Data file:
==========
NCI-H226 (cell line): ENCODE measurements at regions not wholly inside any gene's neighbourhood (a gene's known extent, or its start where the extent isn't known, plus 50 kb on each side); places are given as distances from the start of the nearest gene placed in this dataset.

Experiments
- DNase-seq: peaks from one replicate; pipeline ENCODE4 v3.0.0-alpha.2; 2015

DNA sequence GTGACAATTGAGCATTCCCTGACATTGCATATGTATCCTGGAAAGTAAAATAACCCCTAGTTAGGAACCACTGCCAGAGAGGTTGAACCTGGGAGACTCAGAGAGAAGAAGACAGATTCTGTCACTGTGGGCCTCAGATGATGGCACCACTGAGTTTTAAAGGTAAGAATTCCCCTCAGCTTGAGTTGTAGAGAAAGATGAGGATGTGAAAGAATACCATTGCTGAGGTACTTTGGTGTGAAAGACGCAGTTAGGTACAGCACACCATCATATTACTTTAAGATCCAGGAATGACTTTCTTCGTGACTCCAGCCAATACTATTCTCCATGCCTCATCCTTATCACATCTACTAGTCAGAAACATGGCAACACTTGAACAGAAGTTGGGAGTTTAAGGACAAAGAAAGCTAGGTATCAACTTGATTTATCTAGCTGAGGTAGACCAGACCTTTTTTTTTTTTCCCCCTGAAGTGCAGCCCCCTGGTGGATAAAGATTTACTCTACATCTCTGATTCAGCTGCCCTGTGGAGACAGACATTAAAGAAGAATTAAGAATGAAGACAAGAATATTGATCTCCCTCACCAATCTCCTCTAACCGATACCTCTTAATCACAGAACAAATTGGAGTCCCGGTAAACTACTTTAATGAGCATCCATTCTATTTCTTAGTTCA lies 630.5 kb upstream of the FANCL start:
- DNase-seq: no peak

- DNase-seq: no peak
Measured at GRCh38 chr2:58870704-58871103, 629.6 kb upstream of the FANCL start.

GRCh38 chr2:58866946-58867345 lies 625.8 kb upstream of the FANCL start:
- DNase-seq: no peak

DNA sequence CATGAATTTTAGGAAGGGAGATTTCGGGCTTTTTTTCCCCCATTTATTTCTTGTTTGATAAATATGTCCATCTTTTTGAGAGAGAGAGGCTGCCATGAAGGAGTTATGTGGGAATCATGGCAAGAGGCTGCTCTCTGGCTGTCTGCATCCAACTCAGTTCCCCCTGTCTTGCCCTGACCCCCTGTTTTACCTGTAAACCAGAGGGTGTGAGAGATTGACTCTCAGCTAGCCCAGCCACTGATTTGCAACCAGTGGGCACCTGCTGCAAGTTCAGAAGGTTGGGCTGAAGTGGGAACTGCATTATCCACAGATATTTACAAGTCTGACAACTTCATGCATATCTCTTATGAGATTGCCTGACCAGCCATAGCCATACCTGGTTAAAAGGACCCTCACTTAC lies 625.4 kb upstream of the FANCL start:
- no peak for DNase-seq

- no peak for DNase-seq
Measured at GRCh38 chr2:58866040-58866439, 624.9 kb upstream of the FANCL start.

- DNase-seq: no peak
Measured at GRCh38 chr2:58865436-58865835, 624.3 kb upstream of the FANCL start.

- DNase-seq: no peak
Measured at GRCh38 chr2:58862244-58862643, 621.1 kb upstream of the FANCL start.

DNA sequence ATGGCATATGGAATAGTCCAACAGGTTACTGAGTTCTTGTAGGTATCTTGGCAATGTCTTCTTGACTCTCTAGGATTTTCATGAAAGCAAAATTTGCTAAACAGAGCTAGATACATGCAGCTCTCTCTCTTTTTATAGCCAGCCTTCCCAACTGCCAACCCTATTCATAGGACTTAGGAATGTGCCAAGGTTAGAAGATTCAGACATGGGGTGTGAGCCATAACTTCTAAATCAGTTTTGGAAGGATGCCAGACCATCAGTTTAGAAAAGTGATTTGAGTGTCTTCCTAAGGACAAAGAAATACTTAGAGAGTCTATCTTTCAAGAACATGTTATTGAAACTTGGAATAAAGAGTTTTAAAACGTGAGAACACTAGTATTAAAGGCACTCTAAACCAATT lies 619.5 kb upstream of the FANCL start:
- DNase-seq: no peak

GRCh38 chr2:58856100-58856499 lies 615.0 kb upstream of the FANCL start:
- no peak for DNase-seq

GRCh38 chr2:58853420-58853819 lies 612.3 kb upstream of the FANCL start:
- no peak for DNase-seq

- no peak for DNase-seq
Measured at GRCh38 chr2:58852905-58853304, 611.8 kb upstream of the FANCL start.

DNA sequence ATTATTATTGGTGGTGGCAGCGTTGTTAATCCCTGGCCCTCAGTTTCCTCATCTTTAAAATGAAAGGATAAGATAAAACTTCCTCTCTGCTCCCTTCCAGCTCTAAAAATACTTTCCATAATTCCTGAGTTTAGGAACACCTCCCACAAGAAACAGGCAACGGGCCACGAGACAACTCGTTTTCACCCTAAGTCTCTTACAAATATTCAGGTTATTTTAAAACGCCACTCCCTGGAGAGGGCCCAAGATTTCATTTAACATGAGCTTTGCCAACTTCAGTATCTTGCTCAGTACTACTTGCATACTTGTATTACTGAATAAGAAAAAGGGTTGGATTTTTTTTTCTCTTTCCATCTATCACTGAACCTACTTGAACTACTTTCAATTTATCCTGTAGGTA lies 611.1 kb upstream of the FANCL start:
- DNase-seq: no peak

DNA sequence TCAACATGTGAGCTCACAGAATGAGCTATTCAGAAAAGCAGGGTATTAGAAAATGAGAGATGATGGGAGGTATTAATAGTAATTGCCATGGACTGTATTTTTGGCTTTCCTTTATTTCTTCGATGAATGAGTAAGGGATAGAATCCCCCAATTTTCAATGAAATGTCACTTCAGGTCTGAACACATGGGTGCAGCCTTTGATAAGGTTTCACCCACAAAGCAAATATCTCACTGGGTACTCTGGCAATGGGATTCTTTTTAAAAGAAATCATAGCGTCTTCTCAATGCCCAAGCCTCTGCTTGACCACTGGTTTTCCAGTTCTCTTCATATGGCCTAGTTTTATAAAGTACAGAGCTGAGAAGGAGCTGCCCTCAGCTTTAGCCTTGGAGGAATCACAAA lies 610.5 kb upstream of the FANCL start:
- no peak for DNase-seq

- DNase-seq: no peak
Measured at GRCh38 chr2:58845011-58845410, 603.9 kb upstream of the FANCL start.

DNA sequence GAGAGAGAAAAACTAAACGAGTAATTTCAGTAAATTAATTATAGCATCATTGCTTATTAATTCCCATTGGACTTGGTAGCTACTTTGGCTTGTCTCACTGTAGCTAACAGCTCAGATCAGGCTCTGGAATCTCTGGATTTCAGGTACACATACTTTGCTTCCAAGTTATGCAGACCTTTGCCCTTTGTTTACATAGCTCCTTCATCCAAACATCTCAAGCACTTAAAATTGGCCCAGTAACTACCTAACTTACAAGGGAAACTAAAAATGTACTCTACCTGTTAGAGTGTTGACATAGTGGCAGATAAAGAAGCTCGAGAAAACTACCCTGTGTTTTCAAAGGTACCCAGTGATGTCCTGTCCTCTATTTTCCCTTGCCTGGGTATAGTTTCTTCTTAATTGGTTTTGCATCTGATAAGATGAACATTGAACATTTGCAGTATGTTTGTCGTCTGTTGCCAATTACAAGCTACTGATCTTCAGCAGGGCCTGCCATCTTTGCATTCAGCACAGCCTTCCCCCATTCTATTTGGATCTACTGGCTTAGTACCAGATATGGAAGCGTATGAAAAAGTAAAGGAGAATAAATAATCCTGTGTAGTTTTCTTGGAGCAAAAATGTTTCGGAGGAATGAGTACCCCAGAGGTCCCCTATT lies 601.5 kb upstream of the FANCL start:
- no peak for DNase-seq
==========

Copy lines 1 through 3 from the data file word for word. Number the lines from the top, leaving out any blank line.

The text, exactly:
NCI-H226 (cell line): ENCODE measurements at regions not wholly inside any gene's neighbourhood (a gene's known extent, or its start where the extent isn't known, plus 50 kb on each side); places are given as distances from the start of the nearest gene placed in this dataset.

Experiments
- DNase-seq: peaks from one replicate; pipeline ENCODE4 v3.0.0-alpha.2; 2015